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Disrupting 'the daily dose model': Discussing psychedelics in life and death at SXSW 2022

Psychopharmacologist Julie Holland, anesthesiologist Mellody Hayes and psychiatric nurse practitioner Andrew Penn discussed pychedelics at SXSW. (Laura Figi/Austonia)

Only 40% of Americans have access to mental health care and the need for therapists has skyrocketed since the pandemic began. Those who do receive care are often put on selective serotonin reuptake inhibitors, or SSRIs, which can sometimes dull other emotions. They can also take weeks to take effect, which can be too late for people already close to death.


In a SXSW conversation moderated by Dr. Shoshana Ungerleider, host of the TED Health Podcast, psychopharmacologist Julie Holland, anesthesiologist Mellody Hayes and psychiatric nurse practitioner Andrew Penn discussed the benefits that psychedelics can have on depression, therapy and easing into death, which Holland reminded happens to everyone.

"Things like LSD or psilocybin have had ego disintegration dissolution, where you sort of lose your sense of self and you feel more connected to something bigger than you," Holland said. "Some people feel like that's a pretty blissful state to be in and some people are less afraid of dying when they've had that sort of work."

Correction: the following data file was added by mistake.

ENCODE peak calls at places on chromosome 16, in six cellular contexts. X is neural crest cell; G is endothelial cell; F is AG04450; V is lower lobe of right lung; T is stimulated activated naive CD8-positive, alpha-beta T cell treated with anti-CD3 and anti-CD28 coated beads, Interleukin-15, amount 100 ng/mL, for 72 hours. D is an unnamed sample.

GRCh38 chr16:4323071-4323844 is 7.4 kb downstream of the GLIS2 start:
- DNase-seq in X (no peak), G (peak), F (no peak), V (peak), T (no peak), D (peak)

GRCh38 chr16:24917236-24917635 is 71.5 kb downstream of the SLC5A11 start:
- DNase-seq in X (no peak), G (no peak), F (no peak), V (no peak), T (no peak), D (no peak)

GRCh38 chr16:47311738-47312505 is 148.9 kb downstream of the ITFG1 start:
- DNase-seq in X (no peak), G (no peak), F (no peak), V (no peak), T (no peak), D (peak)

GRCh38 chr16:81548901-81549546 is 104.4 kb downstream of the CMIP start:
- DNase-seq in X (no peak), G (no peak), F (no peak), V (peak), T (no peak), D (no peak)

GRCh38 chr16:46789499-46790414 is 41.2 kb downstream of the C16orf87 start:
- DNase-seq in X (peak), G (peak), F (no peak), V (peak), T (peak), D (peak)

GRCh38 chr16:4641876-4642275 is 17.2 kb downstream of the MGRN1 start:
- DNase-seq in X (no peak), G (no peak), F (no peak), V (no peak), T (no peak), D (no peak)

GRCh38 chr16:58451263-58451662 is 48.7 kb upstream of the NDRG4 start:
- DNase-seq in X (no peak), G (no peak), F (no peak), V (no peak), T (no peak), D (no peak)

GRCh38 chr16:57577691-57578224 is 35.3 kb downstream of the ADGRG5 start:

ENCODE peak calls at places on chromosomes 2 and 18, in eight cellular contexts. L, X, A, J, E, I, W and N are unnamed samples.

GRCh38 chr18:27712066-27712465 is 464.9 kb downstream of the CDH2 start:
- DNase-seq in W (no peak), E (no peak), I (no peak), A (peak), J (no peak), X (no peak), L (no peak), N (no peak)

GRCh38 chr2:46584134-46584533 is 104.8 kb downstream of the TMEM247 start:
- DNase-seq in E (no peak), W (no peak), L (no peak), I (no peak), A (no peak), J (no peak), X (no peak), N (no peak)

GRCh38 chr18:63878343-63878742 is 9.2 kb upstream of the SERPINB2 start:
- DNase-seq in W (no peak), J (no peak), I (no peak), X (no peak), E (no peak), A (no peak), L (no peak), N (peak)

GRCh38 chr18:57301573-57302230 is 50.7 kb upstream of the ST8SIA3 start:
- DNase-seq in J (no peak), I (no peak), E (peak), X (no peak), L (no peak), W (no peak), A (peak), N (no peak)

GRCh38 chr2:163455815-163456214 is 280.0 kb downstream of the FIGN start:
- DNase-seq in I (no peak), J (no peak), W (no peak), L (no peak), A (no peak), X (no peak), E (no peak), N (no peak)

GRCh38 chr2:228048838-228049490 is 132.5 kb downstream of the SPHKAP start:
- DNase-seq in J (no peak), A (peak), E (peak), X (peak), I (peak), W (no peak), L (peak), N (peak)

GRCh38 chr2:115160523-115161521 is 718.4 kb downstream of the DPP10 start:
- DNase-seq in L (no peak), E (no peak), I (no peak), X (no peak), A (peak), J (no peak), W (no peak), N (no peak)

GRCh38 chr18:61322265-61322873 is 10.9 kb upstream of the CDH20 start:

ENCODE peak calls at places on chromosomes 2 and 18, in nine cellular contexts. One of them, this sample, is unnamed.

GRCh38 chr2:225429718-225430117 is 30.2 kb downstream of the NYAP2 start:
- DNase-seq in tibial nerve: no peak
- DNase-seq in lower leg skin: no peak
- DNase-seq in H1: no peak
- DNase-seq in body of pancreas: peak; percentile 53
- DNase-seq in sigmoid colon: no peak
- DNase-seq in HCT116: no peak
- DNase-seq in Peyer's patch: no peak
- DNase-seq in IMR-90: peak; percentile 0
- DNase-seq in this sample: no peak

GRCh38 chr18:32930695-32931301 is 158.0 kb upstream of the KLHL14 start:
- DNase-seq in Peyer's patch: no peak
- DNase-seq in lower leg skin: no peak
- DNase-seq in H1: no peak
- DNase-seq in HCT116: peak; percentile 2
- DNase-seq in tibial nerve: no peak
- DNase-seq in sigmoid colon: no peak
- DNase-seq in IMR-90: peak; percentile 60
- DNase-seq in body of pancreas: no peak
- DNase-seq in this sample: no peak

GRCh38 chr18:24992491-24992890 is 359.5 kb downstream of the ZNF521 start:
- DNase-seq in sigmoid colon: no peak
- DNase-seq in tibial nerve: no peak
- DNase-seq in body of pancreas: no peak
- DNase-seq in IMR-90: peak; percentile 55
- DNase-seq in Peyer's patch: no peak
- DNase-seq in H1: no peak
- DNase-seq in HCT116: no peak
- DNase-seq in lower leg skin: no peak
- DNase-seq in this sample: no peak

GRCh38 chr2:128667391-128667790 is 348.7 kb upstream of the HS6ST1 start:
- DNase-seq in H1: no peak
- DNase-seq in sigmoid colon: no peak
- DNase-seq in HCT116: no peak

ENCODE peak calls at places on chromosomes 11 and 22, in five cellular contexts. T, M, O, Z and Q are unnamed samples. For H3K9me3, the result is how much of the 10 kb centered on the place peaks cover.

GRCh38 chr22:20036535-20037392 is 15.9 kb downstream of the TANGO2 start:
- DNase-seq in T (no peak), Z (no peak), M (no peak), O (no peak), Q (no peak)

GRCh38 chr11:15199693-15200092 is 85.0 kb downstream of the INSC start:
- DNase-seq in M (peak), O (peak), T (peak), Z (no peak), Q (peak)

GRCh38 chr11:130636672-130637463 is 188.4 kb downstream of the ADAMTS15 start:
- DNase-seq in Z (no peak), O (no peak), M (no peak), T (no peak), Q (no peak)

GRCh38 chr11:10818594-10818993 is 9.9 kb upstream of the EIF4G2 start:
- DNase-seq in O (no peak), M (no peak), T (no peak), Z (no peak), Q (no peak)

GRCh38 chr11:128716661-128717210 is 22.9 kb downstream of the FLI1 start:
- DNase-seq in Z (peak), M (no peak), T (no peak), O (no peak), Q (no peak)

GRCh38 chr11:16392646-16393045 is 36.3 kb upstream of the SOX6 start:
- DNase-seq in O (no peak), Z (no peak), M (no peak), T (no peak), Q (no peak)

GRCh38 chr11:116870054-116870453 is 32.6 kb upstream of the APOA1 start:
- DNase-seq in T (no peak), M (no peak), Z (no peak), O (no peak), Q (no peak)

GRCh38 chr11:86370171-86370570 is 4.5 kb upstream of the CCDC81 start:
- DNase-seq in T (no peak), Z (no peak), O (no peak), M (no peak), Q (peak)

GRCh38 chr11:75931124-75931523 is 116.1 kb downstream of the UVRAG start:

Though psychedelics, such as magic mushrooms, have a long history of recreational use, some, like Ketamine and Psilocybin, can have robust benefits for anxiety and depression for months when used in the right setting.

During Ketamine or MDMA or Psilocybin-assisted therapy-assisted therapy, patients work with a team of professionals who get to know them before a single dose is administered. The therapists are present during the entire trip as well as sessions in the following days to guide them through the experience.

"There is psychological potential here and that's why I call them 'the disrupter'—it's going to disrupt the Daily Dose model—as it well should," Holland said.

There are limitations: Most of these substances need a prescription or can present legal challenges to use. The substances are also "highly contextual," meaning the environment and state you're in when they are taken matters. Plus, a shortage of people trained in psychedelic use is also a pressing issue.

"What you come there to do is the results of what you came to do," Hayes said. "In my environment, I'm going to hold you as a Divine Being who's capable of healing."

In death, Penn said he believes most fear comes from regret and shame, which can be treated very effectively with MDMA or intranasal oxytocin. The substances dull the amygdala, the brain's fear center, and fosters a feeling of connection in the user. Likewise, Hayes said she believes one of the keys is relinquishing control.

"I think it was helpful in the psychedelic model is for us to have an experience of surrender," Hayes said. "I think that's part of the difficulty of death and dying for first-world people in America, because we're used to having to go on X, Y, and Z, and it can lead to the last month of life. It's a conversation about change in how we live and how we're connected to one another."

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